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The Logging API

The java.util.logging package provides a highly flexible and easy-to-use logging framework for system information, error messages, and fine-grained tracing (debugging) output. With the logging package, you can apply filters to select log messages, direct their output to one or more destinations (including files and network services), and format the messages appropriately for their consumers.

Most importantly, much of this basic logging configuration can be set up externally at runtime through the use of a logging setup properties file or an external program. For example, by setting the right properties at runtime, you can specify that log messages are to be sent both to a designated file in XML format and also logged to the system console in a digested, human-readable form. Furthermore, for each of those destinations, you can specify the level or priority of messages to be logged, discarding those below a certain threshold of significance. By following the correct source conventions in your code, you can even make it possible to adjust the logging levels for specific parts of your application, allowing you to target individual packages and classes for detailed logging without being overwhelmed by too much output. The Logging API can even be controlled remotely via Java Management Extensions MBean APIs.

Overview

Any good logging API must have at least two guiding principles. First, performance should not inhibit the developer from using log messages freely. As with Java language assertions (discussed in Chapter 4), when log messages are turned off, they should not consume any significant amount of processing time. This means that there’s no performance penalty for including logging statements as long as they’re turned off. Second, although some users may want advanced features and configuration, a logging API must have some simple mode of usage that is convenient enough for time-starved developers to use in lieu of the old standby System.out.println(). Java’s Logging API provides a simple model and many convenience methods that make it very tempting.

Loggers

The heart of the logging framework is the logger, an instance of java.util.logging.Logger. In most cases, this is the only class your code will ever have to deal with. A logger is constructed from the static Logger.getLogger() method, with a logger name as its argument. Logger names place loggers into a hierarchy with a global, root logger at the top and a tree and children below. This hierarchy allows the configuration to be inherited by parts of the tree so that logging can be automatically configured for different parts of your application. The convention is to use a separate logger instance in each major class or package and to use the dot-separated package and/or class name as the logger name. For example:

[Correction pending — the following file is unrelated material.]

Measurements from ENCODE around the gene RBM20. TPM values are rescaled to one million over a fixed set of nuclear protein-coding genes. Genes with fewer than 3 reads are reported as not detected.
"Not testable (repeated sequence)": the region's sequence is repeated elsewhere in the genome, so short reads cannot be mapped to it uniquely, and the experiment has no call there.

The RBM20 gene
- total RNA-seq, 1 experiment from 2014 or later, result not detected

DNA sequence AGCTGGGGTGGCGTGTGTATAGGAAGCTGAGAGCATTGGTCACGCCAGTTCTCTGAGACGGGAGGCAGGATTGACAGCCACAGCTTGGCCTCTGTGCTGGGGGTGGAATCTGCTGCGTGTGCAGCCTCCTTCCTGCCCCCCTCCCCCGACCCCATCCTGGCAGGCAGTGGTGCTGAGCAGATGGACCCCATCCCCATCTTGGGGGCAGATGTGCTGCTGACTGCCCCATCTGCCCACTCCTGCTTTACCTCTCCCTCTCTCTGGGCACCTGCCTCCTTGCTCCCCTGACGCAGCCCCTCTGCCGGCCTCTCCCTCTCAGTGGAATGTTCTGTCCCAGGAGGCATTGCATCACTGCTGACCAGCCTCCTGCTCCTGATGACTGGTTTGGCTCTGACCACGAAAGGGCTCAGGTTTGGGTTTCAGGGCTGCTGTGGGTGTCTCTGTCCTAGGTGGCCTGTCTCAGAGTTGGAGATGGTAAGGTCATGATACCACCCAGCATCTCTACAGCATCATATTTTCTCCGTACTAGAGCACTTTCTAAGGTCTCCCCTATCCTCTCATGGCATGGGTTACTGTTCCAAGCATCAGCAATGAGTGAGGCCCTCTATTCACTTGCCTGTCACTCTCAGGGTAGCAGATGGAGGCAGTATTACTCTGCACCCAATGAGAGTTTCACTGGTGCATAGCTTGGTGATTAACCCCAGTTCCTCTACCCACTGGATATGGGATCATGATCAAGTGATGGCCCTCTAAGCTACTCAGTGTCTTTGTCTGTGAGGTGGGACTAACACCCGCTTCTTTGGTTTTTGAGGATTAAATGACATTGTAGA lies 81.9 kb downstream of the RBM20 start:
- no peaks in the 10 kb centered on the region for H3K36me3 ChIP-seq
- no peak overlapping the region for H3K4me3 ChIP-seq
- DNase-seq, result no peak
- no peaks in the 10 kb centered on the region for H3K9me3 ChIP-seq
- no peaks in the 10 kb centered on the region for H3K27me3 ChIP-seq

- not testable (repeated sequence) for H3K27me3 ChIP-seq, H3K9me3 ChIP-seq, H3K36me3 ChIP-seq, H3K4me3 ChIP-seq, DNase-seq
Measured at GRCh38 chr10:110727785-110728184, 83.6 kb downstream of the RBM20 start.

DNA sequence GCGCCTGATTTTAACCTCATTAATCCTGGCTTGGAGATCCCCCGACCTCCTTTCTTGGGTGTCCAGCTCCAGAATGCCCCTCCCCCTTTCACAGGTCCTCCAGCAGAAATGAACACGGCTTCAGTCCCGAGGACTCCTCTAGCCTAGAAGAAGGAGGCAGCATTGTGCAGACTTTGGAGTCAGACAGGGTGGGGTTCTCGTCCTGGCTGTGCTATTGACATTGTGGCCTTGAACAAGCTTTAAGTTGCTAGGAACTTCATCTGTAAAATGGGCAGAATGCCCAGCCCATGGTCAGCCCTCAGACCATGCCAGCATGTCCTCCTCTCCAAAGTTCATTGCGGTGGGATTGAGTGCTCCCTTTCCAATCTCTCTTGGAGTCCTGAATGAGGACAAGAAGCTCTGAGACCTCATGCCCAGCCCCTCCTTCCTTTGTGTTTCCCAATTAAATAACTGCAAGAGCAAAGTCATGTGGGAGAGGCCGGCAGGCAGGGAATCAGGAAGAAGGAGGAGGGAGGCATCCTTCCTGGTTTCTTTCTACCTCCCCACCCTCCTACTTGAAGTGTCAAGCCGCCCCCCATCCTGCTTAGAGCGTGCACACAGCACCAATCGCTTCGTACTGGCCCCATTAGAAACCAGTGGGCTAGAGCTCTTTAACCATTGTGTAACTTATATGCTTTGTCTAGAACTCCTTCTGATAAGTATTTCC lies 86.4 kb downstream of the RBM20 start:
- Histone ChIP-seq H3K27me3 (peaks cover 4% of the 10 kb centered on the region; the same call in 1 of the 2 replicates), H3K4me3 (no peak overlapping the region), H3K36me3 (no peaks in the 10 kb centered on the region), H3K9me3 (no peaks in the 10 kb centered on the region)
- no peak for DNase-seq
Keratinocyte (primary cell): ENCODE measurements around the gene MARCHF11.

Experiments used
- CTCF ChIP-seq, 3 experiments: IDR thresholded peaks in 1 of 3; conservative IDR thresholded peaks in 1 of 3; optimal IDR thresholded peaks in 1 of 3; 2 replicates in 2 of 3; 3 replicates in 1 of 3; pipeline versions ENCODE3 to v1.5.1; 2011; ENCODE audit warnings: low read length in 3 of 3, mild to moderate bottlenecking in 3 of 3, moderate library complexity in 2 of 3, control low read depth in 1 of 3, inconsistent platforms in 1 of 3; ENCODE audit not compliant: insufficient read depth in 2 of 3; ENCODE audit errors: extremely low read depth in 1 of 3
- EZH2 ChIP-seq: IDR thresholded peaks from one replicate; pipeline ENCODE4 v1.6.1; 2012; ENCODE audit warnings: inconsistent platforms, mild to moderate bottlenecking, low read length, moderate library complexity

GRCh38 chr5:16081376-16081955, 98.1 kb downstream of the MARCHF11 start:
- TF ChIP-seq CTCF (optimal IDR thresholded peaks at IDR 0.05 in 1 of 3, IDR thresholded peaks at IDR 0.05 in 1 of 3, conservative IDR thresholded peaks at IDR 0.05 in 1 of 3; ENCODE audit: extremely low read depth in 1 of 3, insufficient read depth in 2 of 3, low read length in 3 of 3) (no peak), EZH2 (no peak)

package com.oreilly.learnjava;
    public class Book {
        static Logger log = Logger.getLogger("com.oreilly.learnjava.Book");

The logger provides a wide range of methods to log messages; some take very detailed information, and some convenience methods take only a string for ease of use. For example:

    log.warning("Disk 90% full.");
    log.info("New user joined chat room.");

We cover methods of the logger class in detail a bit later. The names warning and info are two examples of logging levels; there are seven levels ranging from SEVERE at the top to FINEST at the bottom. Distinguishing log messages in this way allows us to select the level of information that we want to see at runtime. Rather than simply logging everything and sorting through it later (with negative performance impact) we can tweak which messages are generated. We’ll talk more about logging levels in the next section.